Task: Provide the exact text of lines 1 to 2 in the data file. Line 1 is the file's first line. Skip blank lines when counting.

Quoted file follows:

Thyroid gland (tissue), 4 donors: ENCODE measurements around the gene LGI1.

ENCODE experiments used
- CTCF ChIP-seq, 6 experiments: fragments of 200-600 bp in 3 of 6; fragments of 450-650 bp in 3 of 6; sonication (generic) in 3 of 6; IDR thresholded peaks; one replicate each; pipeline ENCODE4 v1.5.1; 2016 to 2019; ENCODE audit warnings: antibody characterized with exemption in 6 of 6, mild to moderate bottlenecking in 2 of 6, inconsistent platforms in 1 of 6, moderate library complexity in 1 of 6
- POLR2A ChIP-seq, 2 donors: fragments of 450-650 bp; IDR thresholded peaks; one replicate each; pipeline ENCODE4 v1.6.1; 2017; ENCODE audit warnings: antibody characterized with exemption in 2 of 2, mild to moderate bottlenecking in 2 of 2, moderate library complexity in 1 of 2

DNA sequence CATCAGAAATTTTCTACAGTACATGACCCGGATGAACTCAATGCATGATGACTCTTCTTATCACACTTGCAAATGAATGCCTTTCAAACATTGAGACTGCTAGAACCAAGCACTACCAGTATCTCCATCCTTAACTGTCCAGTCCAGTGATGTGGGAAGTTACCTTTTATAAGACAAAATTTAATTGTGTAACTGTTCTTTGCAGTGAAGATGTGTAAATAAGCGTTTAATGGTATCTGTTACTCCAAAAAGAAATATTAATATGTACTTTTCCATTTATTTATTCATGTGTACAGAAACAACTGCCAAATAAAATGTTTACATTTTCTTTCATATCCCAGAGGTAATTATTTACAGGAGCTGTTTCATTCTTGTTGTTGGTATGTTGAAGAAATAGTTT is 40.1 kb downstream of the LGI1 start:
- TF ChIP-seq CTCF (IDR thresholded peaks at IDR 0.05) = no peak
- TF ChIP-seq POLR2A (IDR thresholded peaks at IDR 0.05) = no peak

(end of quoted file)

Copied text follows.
Thyroid gland (tissue), 4 donors: ENCODE measurements around the gene LGI1.

ENCODE experiments used